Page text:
Indeed, after telecom spending seized up, contact manufacturers added some optical skills to their repertoires in hopes of getting more tasks from their existing customers. "In many ways our industry is countercyclical," says R. Thomas Tropea, Vice Chair of Celestica Inc.'s (NYSE, Toronto: CLS) Global Customer Units and Worldwide Marketing & Business Development, Equipment. "It becomes more important to outsource in a downturn than in an upturn."
Along with pumping out high volumes of printed circuit boards and electronic subsystems for equipment suppliers, EMS companies now offer optical networking expertise and other services. But while telecom gear makers are outsourcing more tasks to companies such as Flextronics Corp. (Nasdaq: FLEX), Jabil Circuit Inc. (NYSE: JBL), and others, the volume of products needed still isn't what it used to be.
That economic reality has been a drag on the contract manufacturers for a little while. Sanmina-SCI Corp.'s (Nasdaq: SANM) downsizing, for instance, affected about 37 facilities and some 20,000 jobs worldwide. But contract manufacturers haven't been decimated nearly as badly as their telecom equipment customers -- Nortel employs fewer than half the people it did two years ago -- particularly because more companies in other industries are looking to cut costs by outsourcing.
Table 1: EMS Snapshot
|Company||Revenues ($M) for most recent reported quarter||Revenues ($M) for year-ago quarter||Year to year change (%)||Worldwide headcount (approx.)|
|Flextronics Corp. (Nasdaq: FLEX)||$3,300||$3,100||6%||70,000|
|Solectron Corp. (NYSE: SLR)||$3,000||$4,000||-25%||50,000|
|Sanmina-SCI Corp. (Nasdaq: SANM)||$2,618||$2,842||-8%||44,700|
|Celestica Inc. (NYSE, Toronto: CLS)||$2,249||$2,700||-17%||40,000|
|Jabil Circuit Inc. (NYSE: JBL)||$851||$1,050||-19%||17,000|
|Arrow Electronics Inc.||$1,840||$2,500||-26%||12,400|
|Source: SEC filings|
* Revenues for Sanmina's 2001 quarter include SCI's revenues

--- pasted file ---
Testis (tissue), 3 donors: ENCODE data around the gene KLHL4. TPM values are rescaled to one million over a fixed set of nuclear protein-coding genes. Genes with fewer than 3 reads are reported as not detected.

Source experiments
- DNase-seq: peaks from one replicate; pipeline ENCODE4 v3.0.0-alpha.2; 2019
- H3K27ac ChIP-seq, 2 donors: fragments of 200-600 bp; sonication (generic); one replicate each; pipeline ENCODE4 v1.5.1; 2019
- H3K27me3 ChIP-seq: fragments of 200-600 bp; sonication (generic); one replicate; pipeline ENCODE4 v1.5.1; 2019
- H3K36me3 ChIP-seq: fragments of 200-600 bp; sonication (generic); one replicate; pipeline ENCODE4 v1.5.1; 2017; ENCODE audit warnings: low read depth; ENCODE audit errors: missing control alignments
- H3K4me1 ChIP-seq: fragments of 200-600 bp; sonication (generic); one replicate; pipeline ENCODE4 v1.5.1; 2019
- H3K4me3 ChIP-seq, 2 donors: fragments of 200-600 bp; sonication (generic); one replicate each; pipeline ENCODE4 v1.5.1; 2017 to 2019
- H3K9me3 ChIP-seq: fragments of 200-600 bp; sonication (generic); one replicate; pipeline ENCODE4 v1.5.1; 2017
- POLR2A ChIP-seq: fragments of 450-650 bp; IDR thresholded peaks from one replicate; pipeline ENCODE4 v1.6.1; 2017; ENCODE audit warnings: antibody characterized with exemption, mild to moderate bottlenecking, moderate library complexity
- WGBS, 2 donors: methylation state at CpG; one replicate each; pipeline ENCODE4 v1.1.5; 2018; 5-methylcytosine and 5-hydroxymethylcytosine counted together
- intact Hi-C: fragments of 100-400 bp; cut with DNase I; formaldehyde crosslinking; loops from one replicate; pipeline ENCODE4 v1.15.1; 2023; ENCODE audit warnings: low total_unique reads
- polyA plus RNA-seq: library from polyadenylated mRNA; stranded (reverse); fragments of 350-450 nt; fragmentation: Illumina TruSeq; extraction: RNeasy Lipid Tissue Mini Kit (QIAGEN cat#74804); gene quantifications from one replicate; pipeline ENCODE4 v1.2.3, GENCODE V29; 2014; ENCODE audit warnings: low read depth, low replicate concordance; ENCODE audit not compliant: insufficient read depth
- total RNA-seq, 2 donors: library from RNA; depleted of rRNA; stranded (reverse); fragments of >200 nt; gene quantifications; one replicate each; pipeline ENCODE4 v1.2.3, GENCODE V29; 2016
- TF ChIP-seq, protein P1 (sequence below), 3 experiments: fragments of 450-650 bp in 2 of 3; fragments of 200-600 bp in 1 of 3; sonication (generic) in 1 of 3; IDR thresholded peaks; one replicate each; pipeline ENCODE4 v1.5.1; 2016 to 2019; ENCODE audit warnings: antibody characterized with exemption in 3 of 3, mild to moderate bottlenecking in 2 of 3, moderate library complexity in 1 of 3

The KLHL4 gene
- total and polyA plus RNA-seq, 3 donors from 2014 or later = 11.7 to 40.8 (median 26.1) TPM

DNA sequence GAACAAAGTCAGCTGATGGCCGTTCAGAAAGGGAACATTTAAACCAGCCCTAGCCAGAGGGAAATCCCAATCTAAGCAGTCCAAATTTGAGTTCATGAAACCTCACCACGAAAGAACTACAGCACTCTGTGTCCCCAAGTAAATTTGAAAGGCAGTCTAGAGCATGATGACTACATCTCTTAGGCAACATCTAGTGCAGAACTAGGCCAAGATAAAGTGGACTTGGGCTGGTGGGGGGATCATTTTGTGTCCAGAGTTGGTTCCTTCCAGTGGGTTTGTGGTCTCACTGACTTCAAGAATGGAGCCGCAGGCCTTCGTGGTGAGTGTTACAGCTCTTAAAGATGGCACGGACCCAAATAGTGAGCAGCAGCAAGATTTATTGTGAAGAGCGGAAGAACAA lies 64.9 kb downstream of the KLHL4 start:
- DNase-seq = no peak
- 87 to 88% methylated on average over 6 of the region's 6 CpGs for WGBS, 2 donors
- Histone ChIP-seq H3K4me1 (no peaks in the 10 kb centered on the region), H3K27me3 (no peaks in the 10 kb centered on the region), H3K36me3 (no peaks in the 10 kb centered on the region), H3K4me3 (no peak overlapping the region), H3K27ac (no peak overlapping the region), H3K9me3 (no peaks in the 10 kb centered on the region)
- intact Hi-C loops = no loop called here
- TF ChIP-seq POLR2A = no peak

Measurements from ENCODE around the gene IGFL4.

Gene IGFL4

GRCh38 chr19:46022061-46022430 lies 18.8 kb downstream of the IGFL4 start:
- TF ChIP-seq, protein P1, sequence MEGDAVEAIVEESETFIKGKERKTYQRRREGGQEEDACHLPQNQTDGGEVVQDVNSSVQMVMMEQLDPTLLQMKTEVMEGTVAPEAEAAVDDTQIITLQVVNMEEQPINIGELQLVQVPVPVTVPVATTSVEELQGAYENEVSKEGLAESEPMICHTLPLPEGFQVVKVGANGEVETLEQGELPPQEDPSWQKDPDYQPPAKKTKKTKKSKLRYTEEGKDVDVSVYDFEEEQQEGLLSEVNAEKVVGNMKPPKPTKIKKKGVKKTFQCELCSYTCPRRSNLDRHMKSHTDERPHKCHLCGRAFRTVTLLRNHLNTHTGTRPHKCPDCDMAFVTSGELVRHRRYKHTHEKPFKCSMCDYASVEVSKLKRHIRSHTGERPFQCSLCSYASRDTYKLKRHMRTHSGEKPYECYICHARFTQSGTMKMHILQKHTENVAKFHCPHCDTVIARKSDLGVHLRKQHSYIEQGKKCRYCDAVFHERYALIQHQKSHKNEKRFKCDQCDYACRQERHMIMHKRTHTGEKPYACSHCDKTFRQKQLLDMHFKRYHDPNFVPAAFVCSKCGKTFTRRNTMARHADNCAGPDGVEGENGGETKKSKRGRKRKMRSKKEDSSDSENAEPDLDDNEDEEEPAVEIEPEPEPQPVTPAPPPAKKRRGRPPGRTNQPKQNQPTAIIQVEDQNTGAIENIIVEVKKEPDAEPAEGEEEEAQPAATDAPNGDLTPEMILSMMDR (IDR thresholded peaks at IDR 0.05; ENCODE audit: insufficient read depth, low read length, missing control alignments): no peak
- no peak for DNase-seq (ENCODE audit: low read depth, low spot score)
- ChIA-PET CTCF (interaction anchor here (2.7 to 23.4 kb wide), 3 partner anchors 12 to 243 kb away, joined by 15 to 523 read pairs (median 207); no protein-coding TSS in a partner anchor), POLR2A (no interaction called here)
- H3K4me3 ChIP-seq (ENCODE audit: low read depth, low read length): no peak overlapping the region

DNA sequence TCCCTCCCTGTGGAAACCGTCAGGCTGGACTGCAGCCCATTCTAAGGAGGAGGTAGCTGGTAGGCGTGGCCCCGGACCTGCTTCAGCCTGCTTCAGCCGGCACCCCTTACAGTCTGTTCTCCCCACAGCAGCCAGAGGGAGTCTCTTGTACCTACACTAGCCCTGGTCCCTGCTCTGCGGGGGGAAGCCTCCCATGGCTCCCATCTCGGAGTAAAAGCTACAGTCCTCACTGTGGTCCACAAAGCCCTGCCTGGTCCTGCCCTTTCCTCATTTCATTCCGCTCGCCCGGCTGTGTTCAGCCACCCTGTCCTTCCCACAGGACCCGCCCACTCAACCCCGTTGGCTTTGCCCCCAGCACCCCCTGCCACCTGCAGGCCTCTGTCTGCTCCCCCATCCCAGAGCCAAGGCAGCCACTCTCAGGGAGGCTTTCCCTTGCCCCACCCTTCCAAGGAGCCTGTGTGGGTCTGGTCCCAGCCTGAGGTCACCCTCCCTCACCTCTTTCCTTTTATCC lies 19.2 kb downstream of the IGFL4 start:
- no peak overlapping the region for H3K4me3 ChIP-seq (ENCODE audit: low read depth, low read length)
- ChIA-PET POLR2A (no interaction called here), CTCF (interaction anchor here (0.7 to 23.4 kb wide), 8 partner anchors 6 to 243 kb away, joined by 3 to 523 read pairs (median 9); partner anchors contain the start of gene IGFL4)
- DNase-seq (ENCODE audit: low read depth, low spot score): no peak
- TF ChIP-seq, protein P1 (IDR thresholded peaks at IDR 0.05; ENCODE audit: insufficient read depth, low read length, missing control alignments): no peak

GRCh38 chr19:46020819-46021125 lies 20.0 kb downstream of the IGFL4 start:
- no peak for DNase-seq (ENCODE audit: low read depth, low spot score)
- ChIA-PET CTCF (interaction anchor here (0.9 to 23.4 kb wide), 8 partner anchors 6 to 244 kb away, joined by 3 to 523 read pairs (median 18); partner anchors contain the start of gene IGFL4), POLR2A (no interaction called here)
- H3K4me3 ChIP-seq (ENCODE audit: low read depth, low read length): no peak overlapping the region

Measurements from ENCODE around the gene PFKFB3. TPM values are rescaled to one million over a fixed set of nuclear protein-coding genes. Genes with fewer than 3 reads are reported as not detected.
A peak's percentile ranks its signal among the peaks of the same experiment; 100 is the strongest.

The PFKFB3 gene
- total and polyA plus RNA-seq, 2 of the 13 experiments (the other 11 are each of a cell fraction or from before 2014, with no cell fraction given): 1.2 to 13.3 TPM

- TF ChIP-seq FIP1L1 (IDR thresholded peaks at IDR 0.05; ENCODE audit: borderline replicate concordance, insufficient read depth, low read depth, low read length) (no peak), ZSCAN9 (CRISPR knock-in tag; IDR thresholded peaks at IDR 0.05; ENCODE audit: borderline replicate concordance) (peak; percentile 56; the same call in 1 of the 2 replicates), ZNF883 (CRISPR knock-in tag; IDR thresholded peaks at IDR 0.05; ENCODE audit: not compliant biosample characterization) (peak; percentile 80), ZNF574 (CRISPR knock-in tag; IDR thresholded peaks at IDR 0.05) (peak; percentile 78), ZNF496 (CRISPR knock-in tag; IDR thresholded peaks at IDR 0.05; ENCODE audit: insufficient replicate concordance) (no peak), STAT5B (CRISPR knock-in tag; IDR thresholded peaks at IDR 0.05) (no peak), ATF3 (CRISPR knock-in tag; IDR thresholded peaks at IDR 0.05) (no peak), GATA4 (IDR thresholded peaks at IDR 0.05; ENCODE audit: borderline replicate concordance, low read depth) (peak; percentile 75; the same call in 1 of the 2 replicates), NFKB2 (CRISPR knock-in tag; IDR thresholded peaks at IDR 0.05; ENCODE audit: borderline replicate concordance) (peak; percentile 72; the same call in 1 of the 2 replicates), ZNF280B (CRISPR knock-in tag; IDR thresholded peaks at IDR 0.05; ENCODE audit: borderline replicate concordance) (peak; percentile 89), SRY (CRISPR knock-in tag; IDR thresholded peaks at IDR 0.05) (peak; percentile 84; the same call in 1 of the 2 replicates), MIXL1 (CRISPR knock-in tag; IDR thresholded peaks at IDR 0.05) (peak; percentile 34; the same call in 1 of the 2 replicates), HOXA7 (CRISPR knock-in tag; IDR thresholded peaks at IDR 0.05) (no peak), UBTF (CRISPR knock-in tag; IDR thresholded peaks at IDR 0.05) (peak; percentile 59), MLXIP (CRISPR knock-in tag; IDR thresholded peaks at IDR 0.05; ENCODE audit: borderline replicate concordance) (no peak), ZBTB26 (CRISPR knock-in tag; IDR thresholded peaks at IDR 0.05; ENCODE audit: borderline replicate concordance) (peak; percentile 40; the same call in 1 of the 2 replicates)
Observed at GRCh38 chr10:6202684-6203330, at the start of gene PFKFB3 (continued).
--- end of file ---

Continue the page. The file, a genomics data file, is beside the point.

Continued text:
Like resellers, EMS companies are important to the industry's largest telecom equipment makers (see Resellers Pick Up Some Slack). And if those companies continue to absorb more tasks, they could change how the telecom equipment makers are staffed and operated.
Just think: Two years ago equipment manufacturers wouldn't trust gnarly tasks such as fusion splicing -- a process that forms the foundation for products such as optical amplifiers and optical backplanes -- to outside contractors. Now such tasks are much more readily given to companies like Celestica.
Partly, this change is due to advances in manufacturing techniques, which makes the third-party approach less risky. Partly it's because contract manufacturers have worked hard to increase their skill sets. And partly it's because incumbent equipment vendors have no choice: They have to reduce manufacturing costs by laying off staff in order to stay in business.
"Telecom equipment makers are no longer adding value through manufacturing, they're adding it through innovation," says Tropea, a former Nortel executive. Equipment vendors should aim to save carrier operating costs, he asserts, especially with products where advanced software offers the carrier better network management. The new competencies by contract manufacturers came largely through investments and acquisitions. Last year, all the big contract manufacturers in this space either combined with competitors or bought optical assets and plant capacity from telecom equipment makers (see Contract Manufacturers Consolidate). In the past three years, Flextronics has added to its knowledge by making venture bets on telecom equipment startups such as Atoga Systems and Calix Networks.
So long as equipment makers need to cut costs, and so long as contract manufacturers keep getting smarter, the trend toward outsourcing will continue. "The key driver is that telecom equipment companies haven't found a cost model as effective as outsourcing," says Tropea. "Contract manufacturers have a global footprint, lots of purchasing leverage, and the ability to ramp [product] volumes faster."
The catch? The telecom portion of the EMS business is getting smaller as carrier spending decreases. In 2002, the telecom part of the EMS business fell to about $13.5 billion (16 percent of total EMS revenues) from $16.5 billion (18 percent), according to IDC. IDC predicts that another half billion in EMS telecom revenues will fall off during 2003.
Indeed, not all companies will see efficiencies by outsourcing. Startups like Lumentis AB say they still have more optics expertise than do the contract manufacturers; and they also want to keep tight quality control over their gear, making improvements as soon as they hear from potential customers. "Outsourcing can be really costly unless you have very high volumes and the staff to manage the process," says Ulf Persson, Director of System & Network Design at Lumentis.
Table 2: EMS Earnings Calendar
|Company||Current Quarter||Next Quarter||End of Current Fiscal Year|
|Arrow Electronics Inc.||10/23/02||2/12/03||2/12/03|
|Solectron Corp. (NYSE: SLR)||9/26/02||12/17/02||9/26/02|
|Celestica Inc. (NYSE, Toronto: CLS)||10/16/02||1/23/03||1/23/03|
|Flextronics Corp. (Nasdaq: FLEX)||10/24/02||1/15/03||4/24/03|
|Sanmina-SCI Corp. (Nasdaq: SANM)||10/23/02||1/16/03||10/23/02|
|Jabil Circuit Inc. (NYSE: JBL)||9/19/02||12/19/02||9/19/02|
— Phil Harvey, Senior Editor, Light Reading